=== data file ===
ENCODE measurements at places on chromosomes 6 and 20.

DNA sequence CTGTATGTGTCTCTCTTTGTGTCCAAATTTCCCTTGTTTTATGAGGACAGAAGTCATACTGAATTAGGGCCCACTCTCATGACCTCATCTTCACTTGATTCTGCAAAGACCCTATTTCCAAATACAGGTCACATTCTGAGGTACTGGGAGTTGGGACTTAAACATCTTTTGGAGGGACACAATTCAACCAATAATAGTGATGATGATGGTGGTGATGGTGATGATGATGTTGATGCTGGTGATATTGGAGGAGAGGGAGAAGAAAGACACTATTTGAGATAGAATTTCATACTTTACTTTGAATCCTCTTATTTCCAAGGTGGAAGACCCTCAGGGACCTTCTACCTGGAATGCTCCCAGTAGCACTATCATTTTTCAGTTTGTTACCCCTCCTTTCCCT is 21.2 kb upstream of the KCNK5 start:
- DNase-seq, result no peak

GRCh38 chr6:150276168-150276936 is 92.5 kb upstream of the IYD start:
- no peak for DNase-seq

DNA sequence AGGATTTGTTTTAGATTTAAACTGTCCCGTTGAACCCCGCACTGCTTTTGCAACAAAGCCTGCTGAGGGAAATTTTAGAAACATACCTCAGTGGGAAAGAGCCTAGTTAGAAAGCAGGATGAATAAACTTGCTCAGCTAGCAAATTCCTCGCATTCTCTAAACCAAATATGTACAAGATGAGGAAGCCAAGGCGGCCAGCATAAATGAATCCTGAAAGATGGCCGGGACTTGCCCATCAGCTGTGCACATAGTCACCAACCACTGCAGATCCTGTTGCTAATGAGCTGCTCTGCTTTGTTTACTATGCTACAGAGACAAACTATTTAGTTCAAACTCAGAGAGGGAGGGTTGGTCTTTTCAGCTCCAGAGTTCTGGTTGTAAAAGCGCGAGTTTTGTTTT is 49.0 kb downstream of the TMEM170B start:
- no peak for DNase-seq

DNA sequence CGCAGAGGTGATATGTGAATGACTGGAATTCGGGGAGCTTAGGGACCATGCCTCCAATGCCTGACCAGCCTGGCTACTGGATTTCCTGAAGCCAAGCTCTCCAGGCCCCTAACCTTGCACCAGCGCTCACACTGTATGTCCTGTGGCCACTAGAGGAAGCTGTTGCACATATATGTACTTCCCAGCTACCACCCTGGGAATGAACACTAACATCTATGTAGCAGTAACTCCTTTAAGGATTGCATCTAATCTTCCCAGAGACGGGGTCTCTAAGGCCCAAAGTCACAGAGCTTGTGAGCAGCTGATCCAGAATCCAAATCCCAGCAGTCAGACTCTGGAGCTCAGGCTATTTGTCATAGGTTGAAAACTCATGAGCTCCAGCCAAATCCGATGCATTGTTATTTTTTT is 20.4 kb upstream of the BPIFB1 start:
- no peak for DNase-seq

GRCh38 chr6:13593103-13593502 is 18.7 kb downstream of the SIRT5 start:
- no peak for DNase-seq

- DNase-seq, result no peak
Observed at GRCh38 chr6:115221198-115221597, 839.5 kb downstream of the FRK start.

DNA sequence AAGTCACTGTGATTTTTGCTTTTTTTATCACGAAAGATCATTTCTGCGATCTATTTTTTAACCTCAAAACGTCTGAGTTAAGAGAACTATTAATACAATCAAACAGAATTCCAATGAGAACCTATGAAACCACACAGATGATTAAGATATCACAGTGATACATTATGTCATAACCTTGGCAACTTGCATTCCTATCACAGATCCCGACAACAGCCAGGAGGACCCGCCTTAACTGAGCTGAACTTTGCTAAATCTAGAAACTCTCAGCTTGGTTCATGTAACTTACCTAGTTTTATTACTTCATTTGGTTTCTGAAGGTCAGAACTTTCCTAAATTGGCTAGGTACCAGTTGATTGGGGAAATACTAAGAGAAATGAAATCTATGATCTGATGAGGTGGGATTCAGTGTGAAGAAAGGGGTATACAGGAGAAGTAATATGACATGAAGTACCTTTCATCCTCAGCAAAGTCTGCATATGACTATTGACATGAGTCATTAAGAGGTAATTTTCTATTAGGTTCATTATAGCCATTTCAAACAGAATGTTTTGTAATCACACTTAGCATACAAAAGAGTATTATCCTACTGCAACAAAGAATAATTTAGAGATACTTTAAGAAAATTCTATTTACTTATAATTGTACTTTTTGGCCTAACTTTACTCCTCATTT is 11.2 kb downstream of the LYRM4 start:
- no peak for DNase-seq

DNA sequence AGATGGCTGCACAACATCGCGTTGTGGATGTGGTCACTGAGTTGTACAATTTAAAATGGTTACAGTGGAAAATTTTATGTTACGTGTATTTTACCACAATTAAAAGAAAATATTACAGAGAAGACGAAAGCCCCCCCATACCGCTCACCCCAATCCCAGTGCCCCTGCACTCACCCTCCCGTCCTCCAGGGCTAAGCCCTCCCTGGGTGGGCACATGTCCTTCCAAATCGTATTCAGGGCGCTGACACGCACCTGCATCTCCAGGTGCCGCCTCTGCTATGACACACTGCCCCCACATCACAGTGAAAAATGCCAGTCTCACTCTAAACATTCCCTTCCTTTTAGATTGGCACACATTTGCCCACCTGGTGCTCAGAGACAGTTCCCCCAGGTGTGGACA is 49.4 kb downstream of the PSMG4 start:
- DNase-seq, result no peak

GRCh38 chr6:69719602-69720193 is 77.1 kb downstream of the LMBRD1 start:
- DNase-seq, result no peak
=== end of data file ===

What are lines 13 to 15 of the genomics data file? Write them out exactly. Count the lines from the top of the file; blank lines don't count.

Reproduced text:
Observed at GRCh38 chr6:115221198-115221597, 839.5 kb downstream of the FRK start.

DNA sequence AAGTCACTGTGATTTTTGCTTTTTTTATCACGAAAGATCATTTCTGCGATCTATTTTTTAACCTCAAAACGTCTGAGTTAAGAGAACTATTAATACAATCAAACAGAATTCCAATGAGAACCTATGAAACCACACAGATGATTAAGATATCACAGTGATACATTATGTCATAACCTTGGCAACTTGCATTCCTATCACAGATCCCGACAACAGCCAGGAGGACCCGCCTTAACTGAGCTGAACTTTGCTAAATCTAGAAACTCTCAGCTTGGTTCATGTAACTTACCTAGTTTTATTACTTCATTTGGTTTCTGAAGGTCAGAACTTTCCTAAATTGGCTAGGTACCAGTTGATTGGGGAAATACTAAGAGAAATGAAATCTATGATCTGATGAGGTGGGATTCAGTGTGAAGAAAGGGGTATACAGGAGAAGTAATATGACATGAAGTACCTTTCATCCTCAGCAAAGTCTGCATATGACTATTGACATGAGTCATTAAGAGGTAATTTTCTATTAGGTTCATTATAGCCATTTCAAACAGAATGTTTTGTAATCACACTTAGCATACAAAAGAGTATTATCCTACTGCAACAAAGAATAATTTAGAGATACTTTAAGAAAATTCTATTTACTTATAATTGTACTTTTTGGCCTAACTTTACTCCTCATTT is 11.2 kb downstream of the LYRM4 start:
- no peak for DNase-seq